Root Exploration: د-ل-ه-م


root: ض-ح-ك / verbal noun of form I / definition: laughter

After two hours and countless retakes, my classmate and I finally managed to record 20 minutes of Arabic conversation today for an assessment. Yes, that’s two hours of attempts for 20 minutes of usable footage. Honestly though, most of the retakes started soon after “أهلا” because one of us would burst into laughter for some reason or other.

At least my classmate is an editing pro and I have no doubt that our introduction (featuring a walk down the stairs and miming a conversation) will be a Spielberg-esque feat. Not sure we get marks for that though…

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Affinity to Quadriliterals


root: ج-ذ-ب / verbal noun of form VII / definition: affinity, attraction

I have such an affinity to Arabic quadriliterals (four-letter roots). Are there really that many in the dictionary that they can’t be ignored, or are my eyes just drawn to them whenever they’re present on the page?

Either way, I usually task myself with noting them down when they pop up, as though creating my own mini dictionary of quadriliterals that will set sail in my ocean of vocab notes, never to be seen again.

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Arabic Observations: “Diamonds” and the Definite Article


root: ق-ر-ء / verbal noun of form I / definition: reading

As I was doing my reading for yesterday’s literature class, I came across a familiar word: الأَلماس. I instantly recalled that it meant “diamond”… but then I remembered another word for “diamonds” that I had learnt: الماس.

So, I headed to the Hans Wehr for a little linguistic investigation. Both entries (ألماس and ماس) are listed alphabetically in the dictionary, and the only difference between them is the أل… Can you see what’s going on here?

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Step-by-Step Arabic Literature Translation #9


root: ح-ق-ق / noun / plural: حَقائِق / definition: reality, truth

Well, well, well… it’s been quite a while since we had a literature translation post, hasn’t it? (On consulting the calendar, that “while” appears to be nearly six months—time must have taken a shortcut somewhere…)

Time anxiety aside, in this post we’ll be going word-by-word through a short extract from Naguib Mahfouz’s novel العائش في الحقيقة (literally: “Living in Reality”).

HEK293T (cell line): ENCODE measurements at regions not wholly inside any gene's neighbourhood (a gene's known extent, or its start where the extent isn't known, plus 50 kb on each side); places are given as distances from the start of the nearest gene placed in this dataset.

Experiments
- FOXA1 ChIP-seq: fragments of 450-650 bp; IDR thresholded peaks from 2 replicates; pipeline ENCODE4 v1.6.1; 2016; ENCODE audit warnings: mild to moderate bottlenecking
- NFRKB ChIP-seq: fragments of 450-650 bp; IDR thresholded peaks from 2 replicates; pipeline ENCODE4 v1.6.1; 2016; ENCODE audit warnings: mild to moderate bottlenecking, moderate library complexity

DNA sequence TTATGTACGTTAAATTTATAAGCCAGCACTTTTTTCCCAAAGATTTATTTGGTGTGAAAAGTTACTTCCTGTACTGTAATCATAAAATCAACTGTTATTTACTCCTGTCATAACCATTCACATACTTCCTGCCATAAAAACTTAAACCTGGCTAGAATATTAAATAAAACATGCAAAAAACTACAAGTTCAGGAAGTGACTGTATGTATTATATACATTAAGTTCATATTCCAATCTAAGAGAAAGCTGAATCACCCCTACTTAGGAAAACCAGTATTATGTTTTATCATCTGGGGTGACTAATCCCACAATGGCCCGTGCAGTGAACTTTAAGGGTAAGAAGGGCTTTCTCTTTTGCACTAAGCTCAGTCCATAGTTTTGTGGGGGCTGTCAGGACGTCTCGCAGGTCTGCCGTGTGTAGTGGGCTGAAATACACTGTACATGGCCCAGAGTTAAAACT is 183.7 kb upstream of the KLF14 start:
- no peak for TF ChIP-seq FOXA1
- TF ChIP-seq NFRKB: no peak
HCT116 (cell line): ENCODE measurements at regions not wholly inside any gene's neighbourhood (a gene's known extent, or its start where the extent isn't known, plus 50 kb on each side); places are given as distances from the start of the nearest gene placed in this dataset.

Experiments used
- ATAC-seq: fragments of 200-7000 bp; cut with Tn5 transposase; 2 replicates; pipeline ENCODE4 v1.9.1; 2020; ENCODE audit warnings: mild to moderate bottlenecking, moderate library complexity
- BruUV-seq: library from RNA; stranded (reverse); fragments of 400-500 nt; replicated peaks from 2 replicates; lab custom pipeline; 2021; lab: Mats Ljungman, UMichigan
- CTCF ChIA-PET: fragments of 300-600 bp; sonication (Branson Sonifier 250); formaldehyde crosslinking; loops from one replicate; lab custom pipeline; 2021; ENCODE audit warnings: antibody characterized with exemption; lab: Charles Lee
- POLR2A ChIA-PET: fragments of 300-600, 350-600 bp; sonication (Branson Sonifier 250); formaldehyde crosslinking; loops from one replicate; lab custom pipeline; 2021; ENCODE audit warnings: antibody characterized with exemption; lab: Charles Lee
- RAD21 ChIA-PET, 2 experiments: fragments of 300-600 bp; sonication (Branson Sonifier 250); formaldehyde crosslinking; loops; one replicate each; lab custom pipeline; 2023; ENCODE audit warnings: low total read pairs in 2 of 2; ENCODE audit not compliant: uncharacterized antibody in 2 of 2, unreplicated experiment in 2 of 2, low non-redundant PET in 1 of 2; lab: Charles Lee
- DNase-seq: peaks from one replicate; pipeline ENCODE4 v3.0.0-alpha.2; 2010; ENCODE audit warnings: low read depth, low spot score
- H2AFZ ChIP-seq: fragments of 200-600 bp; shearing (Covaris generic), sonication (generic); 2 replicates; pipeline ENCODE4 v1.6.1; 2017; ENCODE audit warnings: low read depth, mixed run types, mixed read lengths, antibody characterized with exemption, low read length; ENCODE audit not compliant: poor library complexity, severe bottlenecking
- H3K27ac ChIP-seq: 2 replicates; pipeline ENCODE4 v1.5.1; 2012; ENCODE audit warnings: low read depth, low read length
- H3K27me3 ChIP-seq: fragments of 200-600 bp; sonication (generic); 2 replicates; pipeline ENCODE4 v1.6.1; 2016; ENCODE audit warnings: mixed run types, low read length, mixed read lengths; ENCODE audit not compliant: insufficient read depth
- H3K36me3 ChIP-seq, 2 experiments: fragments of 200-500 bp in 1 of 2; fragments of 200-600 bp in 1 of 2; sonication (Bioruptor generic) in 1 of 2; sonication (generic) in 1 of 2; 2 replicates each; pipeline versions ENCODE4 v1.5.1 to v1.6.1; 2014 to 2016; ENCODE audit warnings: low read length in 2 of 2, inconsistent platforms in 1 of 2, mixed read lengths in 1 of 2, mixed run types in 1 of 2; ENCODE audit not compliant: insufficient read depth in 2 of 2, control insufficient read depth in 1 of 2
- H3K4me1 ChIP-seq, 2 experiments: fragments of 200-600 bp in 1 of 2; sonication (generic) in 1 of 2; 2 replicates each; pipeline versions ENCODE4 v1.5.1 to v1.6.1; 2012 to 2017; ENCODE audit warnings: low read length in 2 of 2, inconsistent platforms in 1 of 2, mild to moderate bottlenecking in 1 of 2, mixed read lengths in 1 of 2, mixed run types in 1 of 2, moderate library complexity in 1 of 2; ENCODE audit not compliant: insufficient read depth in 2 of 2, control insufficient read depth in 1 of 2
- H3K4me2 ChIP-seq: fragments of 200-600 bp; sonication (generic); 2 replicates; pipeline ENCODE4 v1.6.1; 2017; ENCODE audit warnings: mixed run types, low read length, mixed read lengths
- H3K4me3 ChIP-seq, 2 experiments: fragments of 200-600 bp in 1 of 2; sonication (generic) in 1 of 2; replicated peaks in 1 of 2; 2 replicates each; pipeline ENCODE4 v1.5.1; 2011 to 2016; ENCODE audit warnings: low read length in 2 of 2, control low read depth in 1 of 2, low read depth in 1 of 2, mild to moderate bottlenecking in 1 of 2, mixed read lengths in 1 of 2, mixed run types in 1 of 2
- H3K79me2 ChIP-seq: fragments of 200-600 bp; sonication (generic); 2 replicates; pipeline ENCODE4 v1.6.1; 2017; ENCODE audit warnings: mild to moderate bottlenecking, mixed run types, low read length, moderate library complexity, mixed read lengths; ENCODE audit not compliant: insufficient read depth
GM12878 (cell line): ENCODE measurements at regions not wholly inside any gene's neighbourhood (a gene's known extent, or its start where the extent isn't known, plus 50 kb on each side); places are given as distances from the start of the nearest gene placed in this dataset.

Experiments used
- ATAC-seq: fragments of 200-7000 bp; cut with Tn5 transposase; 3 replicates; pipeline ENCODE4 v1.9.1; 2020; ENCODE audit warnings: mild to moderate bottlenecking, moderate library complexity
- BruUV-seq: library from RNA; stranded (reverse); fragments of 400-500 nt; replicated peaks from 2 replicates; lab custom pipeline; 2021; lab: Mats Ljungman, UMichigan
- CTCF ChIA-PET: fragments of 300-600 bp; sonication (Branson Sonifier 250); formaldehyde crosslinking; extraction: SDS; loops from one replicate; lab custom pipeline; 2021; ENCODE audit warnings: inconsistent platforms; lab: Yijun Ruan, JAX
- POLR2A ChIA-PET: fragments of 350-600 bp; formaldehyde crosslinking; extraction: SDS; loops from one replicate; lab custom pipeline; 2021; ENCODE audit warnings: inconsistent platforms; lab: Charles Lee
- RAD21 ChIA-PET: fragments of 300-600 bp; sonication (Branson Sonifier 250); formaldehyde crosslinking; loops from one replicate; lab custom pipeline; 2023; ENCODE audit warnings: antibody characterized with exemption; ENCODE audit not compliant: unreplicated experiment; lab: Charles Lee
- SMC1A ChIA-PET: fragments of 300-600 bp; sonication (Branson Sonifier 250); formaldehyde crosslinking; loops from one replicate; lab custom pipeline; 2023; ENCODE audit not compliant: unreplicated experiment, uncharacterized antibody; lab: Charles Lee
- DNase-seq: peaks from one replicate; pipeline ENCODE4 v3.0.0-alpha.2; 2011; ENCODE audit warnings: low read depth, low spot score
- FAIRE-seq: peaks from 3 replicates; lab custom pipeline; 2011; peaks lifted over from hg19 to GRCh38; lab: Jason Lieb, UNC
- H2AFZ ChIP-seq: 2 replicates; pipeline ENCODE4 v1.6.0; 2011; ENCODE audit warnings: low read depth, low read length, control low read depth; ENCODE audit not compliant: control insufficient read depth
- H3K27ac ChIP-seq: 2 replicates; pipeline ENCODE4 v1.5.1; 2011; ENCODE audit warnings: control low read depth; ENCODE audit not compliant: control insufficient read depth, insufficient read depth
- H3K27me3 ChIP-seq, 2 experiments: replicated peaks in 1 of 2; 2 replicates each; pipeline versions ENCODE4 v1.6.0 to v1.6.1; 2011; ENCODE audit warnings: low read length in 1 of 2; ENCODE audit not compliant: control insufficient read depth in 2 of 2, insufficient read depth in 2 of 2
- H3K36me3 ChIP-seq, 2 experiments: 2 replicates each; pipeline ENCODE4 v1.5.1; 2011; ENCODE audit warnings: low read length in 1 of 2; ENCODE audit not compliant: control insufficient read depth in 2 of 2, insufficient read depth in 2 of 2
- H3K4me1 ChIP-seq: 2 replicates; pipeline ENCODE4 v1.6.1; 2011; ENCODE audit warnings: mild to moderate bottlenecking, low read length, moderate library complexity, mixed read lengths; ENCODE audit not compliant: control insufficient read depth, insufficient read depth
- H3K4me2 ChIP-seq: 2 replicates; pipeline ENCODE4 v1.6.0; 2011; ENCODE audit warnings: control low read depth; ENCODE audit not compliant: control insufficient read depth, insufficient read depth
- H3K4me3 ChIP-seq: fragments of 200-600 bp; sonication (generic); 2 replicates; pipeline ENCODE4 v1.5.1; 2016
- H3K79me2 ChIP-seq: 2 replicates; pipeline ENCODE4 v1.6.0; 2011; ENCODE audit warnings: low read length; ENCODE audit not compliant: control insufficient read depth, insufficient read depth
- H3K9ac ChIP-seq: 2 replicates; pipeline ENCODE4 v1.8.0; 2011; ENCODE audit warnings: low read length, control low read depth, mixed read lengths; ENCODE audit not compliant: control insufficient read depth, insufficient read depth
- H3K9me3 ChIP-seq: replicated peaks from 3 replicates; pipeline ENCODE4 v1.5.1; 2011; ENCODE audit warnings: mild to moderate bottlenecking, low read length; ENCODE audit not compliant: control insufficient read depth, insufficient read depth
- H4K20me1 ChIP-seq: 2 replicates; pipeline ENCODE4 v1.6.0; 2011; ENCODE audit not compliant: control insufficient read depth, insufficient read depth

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The False/Adjective إضافة


root: ض-ي-ف / verbal noun of form IV / definition: addition, genitive construction

So we all know the إضافة, right? It’s a construction where nouns are put together, with certain rules, to indicate possession. Well… Did you know we can actually use adjectives inside إضافة constructions?

I know this probably sounds contradictory to everything your enthusiastic—and sometimes frustrated—teachers drilled into your head about the إضافة (“adjectives go outside the إضافة! Nouns only!), but hear me out:

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The Meaning of لم يكن لـ


root: ب-د-ع / adjective / definition: creative

I was tempted to write another literature-inspired post this week (especially considering I just completed my first piece of creative writing Arabic homework which was so fun to do!), but how long can we go without some good old grammar?!

A long while ago, when I was reading ألف شمس ساطعة, an interesting grammatical structure popped up in the second chapter. The sentence read:

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Reading Arabic Literature: Snippets From This Week


root: س-ب-ع / noun / plural: أَسابيع / definition: week

Conveniently for this reading literature series, I’ve just started Arabic literature classes at university this term—which means lots more reading for me and lots more vocabulary for these posts!

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Two Arabic Verbs Meaning “to Harbour Feelings”


root: ش-ع-ر / noun / plural: مَشاعِر / definition: feeling, emotion

After writing a 4000-word essay in a matter of days and sleepily submitting it at midnight, I’m finally feeling ready to jump into term two at university!

And speaking of feelings (…smooth transition there), this week I wanted to show you two Arabic verbs that mean “to harbour feelings (towards)”.

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“Once Upon a Time” in Arabic


root: ق-ص-ص / noun / plural: قِصَص / definition: story

Once upon a time… It’s the typical opening of the stories I’m sure most of us used to read when we were younger. But what’s the Arabic equivalent of this phrase? And how does it make sense grammatically?

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Diminutives in Arabic


root: ص-غ-ر / adjective / definition: small

A diminutive is a modified word used to express smallness. Think of the English word duckling, derived from duck.

In Arabic, the diminutive is referred to as التَّصغير—a verbal noun meaning “to make smaller”. So how can we recognise and form diminutives in Arabic?

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